“I was wrong, Sar. I was wrong to do what I did.” He leaned his head on my shoulder, holding me. “I want you to know, I didn’t have sex with her. I left her, after talking to you. Please forgive me, for the things I said to you that night,” he whispered into my ear. “Please forgive me, my Oathed One.”

Wednesday, October 31, 2012

Happy Halloween World! By Ciara Lake

Don’t you love to dress up and pretend?  I do.  I like to decorate too.  I recently attended a costume party at my friend’s house.  The theme was “not so nice” Disney characters.  My friend’s house was amazingly decorated and the guests dressed up in great outfits.  It was so much fun.  It was an opportunity for adults to be like children and sometimes we grownups need to regress.   I dressed up as Snow White’s evil queen.  Pretending to be a naughty character is lots of fun.  I practiced my wicked laugh and got pretty good at the cackle.  Halloween is a time to allow your imagination to go wild and free.  It is a wonderful time to dream up new ideas.  Tonight little monsters are coming to my door for goodies.  It’s rainy and chilly in Ohio this year but has not seemed to stop the little creatures from begging for candy.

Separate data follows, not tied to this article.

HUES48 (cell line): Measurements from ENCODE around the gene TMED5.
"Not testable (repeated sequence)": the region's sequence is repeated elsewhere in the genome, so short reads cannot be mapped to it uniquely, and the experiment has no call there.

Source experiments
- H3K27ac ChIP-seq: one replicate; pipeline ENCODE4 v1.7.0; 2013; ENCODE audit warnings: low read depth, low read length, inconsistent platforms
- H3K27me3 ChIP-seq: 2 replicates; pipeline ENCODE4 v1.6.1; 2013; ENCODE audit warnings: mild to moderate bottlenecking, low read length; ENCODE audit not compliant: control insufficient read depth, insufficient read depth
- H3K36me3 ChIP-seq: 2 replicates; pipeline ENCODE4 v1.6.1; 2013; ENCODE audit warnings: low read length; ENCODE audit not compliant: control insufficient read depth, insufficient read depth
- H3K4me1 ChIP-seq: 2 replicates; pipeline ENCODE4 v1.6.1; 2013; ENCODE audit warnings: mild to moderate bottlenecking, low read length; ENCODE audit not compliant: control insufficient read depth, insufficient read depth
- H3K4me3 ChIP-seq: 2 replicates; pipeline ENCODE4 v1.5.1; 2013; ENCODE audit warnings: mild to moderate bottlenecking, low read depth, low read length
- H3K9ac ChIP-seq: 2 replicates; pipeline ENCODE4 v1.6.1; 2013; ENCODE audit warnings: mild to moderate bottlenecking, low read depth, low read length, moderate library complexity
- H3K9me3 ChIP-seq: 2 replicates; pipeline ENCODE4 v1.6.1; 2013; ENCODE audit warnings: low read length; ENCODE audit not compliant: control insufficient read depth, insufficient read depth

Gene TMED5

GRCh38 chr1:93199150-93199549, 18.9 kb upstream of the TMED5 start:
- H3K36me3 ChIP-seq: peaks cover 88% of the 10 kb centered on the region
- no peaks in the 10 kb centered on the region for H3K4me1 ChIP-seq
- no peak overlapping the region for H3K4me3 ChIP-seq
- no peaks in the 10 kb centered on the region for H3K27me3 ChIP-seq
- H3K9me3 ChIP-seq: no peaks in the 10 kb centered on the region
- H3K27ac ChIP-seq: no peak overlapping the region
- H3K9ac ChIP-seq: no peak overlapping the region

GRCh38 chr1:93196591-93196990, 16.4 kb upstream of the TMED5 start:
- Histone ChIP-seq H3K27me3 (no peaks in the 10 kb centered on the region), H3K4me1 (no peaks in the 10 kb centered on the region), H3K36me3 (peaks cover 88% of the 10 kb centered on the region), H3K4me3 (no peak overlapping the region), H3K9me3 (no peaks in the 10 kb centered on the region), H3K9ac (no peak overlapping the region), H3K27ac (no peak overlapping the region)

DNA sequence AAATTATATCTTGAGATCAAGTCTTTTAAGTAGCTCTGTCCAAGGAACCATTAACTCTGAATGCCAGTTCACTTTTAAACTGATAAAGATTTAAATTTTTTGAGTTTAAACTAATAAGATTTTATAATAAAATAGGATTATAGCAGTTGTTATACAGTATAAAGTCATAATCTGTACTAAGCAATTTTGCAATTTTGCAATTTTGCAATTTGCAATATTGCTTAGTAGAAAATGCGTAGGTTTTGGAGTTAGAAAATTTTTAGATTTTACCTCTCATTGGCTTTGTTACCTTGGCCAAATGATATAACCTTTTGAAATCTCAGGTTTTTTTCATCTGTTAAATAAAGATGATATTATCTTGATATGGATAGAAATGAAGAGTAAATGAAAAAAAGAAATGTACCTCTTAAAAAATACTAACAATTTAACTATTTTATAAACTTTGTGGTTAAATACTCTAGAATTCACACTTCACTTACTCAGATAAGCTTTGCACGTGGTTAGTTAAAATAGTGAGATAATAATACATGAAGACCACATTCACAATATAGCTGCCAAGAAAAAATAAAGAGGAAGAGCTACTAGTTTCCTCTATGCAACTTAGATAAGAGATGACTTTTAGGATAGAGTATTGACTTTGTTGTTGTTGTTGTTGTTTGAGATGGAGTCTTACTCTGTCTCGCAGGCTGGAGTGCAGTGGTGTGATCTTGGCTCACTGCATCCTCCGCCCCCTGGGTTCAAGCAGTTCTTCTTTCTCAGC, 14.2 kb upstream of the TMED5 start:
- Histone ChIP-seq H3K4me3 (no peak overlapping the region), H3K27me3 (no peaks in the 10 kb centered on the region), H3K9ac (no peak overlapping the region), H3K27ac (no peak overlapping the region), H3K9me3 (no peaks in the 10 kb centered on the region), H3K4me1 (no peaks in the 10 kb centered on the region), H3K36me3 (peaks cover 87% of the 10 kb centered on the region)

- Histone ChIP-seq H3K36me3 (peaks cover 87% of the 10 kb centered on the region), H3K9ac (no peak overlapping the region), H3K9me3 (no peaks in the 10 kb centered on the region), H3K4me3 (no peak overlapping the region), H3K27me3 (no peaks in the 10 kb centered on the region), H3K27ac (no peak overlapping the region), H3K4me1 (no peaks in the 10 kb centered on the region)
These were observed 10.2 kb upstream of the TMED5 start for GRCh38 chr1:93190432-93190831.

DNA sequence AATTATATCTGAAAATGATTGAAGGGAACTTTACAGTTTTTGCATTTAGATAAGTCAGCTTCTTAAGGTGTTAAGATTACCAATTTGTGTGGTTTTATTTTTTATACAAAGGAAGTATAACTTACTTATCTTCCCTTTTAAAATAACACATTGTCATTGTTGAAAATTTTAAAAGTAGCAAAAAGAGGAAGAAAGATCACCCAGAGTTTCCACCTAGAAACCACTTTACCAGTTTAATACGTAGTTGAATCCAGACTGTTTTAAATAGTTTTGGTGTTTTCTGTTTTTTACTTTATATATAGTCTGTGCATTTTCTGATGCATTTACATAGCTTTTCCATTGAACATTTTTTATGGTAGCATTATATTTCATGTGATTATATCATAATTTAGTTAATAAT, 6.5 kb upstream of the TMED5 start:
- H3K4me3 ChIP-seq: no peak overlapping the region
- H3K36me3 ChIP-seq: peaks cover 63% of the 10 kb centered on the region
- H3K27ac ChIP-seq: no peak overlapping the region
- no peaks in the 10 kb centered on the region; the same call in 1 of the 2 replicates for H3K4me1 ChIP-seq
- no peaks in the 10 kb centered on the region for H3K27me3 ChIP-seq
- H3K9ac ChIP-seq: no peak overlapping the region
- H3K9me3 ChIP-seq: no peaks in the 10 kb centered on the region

In Angel for Avery, which is coming out in February there is treat or trick scene with a bad monster at their door.   But my heroine is protected by her guardian angel.  Ah, just got an idea… to have a book start with a modern day masquerade party.  Yep, that’s on my list now. 
                Halloween is the beginning of the fun holidays, at least to me.  Soon we will be decorating for Thanksgiving and Christmas.  I love the lights and the atmosphere they create.  I put lights up for Halloween too.  I write a lot over the holiday times.  I have time off work and spend days and nights writing up my dreams.  I am busy working on the next in the Forsaken series and will use a lot of my time off to get much done.  At least this is my hope.  I have so many projects in writing to accomplish.